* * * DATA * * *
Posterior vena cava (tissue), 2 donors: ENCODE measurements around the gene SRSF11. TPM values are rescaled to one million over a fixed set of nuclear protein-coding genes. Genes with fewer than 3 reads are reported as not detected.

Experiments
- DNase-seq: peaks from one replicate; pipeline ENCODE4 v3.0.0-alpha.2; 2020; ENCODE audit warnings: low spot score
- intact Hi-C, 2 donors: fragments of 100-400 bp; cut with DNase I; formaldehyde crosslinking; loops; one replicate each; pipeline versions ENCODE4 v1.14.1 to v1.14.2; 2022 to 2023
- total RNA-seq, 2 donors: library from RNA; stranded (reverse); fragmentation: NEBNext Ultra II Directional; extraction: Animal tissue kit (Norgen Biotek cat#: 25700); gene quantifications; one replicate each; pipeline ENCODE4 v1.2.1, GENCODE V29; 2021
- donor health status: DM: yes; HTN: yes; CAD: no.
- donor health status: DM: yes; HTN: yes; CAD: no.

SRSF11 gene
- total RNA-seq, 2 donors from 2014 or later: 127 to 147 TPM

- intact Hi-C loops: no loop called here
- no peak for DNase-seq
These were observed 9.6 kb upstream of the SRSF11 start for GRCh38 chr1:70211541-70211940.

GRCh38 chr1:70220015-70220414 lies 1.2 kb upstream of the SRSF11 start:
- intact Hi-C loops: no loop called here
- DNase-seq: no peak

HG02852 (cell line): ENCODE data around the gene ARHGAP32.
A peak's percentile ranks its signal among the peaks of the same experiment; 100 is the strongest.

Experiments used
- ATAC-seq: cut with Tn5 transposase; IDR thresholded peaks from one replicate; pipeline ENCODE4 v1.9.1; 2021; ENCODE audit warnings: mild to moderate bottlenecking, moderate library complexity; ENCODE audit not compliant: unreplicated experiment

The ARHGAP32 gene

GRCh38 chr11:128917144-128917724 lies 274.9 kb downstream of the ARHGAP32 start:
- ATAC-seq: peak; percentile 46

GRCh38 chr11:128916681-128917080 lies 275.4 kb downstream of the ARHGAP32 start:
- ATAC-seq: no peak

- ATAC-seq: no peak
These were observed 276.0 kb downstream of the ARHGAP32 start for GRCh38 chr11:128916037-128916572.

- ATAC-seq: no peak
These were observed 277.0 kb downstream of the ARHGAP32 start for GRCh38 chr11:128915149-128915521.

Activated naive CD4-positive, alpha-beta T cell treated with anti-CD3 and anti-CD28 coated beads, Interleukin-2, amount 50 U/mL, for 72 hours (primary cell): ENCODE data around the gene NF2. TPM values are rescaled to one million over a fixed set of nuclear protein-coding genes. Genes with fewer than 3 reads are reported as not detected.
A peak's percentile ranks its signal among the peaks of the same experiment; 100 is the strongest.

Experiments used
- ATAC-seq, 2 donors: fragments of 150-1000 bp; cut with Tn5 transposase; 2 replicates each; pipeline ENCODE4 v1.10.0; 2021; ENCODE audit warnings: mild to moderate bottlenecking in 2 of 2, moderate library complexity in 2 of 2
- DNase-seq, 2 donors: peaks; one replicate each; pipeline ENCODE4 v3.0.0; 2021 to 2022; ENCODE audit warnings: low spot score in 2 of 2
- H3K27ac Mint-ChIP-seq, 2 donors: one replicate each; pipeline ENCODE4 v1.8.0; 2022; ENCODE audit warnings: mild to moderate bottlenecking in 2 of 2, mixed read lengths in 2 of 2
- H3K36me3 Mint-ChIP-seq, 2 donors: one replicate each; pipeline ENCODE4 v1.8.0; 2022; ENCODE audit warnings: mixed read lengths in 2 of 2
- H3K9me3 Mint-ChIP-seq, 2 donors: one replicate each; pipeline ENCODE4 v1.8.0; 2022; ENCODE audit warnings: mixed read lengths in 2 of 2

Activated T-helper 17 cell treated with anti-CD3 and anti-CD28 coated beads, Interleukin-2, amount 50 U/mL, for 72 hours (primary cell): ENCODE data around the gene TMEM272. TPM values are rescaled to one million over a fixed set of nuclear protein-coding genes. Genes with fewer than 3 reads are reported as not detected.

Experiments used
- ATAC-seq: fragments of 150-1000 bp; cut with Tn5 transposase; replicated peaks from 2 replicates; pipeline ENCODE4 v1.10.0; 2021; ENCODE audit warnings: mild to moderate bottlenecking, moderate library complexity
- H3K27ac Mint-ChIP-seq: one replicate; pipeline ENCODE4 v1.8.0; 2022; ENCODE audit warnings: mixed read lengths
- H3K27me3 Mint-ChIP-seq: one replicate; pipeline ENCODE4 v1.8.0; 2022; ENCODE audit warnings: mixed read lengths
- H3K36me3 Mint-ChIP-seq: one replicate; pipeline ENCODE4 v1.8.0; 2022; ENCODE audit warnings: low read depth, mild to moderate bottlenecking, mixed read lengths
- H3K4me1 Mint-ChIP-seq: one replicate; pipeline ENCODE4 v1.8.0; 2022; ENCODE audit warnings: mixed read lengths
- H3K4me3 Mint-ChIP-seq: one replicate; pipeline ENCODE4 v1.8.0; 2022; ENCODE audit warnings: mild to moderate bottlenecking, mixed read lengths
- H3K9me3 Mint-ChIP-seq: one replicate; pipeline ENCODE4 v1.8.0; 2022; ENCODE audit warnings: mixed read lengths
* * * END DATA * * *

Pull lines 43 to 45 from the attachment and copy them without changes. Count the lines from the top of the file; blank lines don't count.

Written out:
- H3K4me1 Mint-ChIP-seq: one replicate; pipeline ENCODE4 v1.8.0; 2022; ENCODE audit warnings: mixed read lengths
- H3K4me3 Mint-ChIP-seq: one replicate; pipeline ENCODE4 v1.8.0; 2022; ENCODE audit warnings: mild to moderate bottlenecking, mixed read lengths
- H3K9me3 Mint-ChIP-seq: one replicate; pipeline ENCODE4 v1.8.0; 2022; ENCODE audit warnings: mixed read lengths